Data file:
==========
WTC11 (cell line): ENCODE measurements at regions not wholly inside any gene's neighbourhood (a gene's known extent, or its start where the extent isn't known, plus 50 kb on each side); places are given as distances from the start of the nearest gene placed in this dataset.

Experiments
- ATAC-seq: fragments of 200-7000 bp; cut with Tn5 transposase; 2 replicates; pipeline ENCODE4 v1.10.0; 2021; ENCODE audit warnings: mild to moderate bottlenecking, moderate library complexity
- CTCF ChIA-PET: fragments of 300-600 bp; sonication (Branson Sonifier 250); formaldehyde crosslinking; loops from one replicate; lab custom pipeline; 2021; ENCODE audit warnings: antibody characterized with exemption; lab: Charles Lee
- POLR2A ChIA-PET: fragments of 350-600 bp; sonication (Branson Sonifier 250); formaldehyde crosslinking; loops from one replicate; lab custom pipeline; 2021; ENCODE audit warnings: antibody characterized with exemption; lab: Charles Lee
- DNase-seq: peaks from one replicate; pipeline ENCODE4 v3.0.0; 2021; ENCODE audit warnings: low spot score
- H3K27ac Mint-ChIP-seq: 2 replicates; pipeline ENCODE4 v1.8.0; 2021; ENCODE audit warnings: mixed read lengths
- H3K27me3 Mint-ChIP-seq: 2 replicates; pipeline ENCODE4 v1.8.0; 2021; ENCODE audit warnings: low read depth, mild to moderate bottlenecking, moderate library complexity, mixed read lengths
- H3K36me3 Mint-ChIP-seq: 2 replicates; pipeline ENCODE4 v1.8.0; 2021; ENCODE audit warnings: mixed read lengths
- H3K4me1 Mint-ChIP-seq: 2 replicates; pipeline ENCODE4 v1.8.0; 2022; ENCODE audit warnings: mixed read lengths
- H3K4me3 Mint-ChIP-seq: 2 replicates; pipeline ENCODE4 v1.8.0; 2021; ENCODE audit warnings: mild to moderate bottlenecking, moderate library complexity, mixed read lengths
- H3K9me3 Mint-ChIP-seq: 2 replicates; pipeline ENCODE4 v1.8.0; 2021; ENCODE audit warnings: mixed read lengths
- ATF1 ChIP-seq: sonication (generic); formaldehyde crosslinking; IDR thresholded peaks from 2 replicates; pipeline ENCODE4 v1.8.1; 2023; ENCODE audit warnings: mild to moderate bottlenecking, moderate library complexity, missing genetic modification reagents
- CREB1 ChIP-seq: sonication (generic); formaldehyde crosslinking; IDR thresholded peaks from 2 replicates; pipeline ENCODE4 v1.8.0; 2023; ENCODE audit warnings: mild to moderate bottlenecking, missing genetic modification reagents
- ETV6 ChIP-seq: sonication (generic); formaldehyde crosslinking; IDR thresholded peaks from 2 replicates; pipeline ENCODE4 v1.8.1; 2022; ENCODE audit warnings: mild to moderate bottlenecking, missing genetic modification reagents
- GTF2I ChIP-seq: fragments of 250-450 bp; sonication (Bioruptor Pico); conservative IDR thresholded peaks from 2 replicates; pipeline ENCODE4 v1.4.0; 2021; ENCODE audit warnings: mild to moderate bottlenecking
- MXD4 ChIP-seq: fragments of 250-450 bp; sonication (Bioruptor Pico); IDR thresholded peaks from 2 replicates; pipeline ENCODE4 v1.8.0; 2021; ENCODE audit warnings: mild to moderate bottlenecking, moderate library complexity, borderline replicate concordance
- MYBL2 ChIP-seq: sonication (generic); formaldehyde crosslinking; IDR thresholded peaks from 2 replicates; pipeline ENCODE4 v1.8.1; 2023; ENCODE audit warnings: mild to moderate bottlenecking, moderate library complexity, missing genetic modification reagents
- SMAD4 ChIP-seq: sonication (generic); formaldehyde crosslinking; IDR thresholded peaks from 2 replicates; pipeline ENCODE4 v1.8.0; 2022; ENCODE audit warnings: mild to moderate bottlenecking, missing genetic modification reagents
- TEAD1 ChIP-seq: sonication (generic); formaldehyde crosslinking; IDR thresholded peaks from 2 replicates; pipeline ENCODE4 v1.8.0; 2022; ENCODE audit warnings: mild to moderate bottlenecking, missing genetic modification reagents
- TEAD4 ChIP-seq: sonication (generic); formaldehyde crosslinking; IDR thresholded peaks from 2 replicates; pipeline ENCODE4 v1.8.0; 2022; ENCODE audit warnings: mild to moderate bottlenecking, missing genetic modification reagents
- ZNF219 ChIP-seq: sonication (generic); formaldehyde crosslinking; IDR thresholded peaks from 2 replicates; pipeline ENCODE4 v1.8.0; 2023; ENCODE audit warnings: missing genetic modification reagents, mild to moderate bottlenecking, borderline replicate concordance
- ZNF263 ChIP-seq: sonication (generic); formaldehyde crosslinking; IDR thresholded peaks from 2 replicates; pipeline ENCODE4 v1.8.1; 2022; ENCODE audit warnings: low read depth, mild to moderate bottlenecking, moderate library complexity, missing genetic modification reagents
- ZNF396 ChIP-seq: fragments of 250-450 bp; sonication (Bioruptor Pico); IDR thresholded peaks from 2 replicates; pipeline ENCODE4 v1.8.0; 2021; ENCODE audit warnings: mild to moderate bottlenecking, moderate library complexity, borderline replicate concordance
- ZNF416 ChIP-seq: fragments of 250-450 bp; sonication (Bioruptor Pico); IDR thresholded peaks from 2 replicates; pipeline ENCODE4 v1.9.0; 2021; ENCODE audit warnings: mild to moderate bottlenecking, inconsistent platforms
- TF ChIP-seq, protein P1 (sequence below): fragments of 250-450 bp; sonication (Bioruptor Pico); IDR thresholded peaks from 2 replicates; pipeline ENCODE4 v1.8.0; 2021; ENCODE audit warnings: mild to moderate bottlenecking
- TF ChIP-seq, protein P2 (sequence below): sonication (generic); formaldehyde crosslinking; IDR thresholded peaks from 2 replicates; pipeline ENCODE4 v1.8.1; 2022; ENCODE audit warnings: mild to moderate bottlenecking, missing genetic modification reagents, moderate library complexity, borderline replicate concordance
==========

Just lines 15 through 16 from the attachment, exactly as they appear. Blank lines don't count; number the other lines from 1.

- ETV6 ChIP-seq: sonication (generic); formaldehyde crosslinking; IDR thresholded peaks from 2 replicates; pipeline ENCODE4 v1.8.1; 2022; ENCODE audit warnings: mild to moderate bottlenecking, missing genetic modification reagents
- GTF2I ChIP-seq: fragments of 250-450 bp; sonication (Bioruptor Pico); conservative IDR thresholded peaks from 2 replicates; pipeline ENCODE4 v1.4.0; 2021; ENCODE audit warnings: mild to moderate bottlenecking